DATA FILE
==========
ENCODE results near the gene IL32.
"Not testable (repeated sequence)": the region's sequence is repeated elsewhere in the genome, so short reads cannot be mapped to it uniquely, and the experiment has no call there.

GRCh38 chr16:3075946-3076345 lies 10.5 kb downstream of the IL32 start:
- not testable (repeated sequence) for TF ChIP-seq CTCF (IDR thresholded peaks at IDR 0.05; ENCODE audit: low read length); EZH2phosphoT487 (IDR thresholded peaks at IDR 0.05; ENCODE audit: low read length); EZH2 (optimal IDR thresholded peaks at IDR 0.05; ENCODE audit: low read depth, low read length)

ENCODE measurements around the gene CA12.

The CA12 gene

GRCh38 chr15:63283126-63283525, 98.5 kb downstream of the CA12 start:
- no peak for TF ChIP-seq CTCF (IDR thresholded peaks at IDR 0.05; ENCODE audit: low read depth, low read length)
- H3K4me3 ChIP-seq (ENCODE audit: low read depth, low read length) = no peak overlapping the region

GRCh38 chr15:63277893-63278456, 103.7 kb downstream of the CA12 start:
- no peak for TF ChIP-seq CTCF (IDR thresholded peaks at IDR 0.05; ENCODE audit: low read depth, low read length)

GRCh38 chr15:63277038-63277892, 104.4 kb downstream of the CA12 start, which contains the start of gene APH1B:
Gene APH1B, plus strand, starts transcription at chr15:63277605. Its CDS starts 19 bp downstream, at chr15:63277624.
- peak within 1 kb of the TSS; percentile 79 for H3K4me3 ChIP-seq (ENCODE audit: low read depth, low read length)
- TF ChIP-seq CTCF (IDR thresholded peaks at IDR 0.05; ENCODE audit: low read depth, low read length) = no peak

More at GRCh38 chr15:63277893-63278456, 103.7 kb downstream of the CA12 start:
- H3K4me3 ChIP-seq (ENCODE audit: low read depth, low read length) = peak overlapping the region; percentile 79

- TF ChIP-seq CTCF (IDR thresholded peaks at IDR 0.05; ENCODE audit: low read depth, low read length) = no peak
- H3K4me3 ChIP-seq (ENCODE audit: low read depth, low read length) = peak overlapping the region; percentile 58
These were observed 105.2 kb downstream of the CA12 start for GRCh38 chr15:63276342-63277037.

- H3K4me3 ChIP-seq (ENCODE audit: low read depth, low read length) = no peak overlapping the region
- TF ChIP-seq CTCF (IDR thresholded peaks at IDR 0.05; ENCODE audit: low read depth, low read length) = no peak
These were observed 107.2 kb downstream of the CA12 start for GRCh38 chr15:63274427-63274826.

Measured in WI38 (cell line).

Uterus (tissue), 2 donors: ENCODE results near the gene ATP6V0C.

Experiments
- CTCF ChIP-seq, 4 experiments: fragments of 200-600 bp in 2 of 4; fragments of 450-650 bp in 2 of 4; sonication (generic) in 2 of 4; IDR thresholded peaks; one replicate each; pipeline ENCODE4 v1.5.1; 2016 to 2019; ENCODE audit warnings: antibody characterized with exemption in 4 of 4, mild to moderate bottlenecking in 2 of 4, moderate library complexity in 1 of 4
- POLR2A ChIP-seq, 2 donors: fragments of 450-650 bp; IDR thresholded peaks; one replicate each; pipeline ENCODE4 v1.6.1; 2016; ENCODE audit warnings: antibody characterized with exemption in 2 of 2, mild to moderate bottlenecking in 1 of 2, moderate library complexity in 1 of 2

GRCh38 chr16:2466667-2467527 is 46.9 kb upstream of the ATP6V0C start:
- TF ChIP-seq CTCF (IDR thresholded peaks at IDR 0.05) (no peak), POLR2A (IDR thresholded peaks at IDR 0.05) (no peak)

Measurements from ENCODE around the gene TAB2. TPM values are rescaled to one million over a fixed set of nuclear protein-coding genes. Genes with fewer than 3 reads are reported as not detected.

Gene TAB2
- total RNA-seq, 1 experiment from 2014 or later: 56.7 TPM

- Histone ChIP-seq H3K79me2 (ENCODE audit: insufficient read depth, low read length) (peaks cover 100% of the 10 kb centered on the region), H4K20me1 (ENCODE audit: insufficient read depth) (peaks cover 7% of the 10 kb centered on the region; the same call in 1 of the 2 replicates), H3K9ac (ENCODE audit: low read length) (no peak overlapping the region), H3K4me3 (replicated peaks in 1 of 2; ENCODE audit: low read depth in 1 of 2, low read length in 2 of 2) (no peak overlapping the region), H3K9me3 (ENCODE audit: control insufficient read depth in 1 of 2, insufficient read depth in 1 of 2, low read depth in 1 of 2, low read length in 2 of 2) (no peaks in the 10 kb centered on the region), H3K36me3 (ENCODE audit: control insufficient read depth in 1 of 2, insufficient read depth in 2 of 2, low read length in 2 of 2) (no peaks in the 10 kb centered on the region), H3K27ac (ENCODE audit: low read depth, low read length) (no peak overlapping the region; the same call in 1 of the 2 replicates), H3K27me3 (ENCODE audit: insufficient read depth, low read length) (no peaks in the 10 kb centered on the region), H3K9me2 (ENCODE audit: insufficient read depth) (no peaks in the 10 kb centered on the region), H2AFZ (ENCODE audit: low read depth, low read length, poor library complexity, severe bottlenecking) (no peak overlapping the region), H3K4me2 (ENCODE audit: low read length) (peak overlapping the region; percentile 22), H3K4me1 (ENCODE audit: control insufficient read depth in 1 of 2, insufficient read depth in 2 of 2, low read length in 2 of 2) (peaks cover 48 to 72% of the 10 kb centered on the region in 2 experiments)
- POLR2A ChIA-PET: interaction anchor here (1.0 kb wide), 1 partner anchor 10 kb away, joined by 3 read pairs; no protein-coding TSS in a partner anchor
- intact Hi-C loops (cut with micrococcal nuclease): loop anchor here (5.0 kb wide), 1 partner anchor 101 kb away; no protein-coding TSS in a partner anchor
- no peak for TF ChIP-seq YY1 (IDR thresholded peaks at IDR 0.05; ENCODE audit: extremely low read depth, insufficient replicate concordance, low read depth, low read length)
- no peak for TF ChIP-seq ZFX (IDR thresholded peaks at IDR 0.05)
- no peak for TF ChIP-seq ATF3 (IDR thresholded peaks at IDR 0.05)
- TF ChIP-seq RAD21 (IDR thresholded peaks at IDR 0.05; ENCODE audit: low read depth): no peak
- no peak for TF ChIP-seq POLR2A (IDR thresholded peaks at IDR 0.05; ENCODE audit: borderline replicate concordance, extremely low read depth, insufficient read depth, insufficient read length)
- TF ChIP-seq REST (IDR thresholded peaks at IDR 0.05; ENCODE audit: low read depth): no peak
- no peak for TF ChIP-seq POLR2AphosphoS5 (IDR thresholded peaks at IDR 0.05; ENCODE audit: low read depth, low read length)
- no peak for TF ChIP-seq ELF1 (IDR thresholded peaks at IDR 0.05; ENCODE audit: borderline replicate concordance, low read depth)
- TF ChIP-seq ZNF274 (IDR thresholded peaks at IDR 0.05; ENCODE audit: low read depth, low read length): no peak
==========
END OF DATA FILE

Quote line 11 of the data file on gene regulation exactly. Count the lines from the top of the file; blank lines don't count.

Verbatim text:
- no peak for TF ChIP-seq CTCF (IDR thresholded peaks at IDR 0.05; ENCODE audit: low read depth, low read length)